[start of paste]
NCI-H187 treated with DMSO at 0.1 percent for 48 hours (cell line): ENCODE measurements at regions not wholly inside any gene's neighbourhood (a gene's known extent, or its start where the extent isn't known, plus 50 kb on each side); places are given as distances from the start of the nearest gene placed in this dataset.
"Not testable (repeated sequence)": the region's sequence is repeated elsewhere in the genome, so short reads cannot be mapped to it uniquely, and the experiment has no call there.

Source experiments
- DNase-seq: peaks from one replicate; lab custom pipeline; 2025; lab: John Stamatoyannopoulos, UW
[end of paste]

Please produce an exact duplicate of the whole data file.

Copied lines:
NCI-H187 treated with DMSO at 0.1 percent for 48 hours (cell line): ENCODE measurements at regions not wholly inside any gene's neighbourhood (a gene's known extent, or its start where the extent isn't known, plus 50 kb on each side); places are given as distances from the start of the nearest gene placed in this dataset.
"Not testable (repeated sequence)": the region's sequence is repeated elsewhere in the genome, so short reads cannot be mapped to it uniquely, and the experiment has no call there.

Source experiments
- DNase-seq: peaks from one replicate; lab custom pipeline; 2025; lab: John Stamatoyannopoulos, UW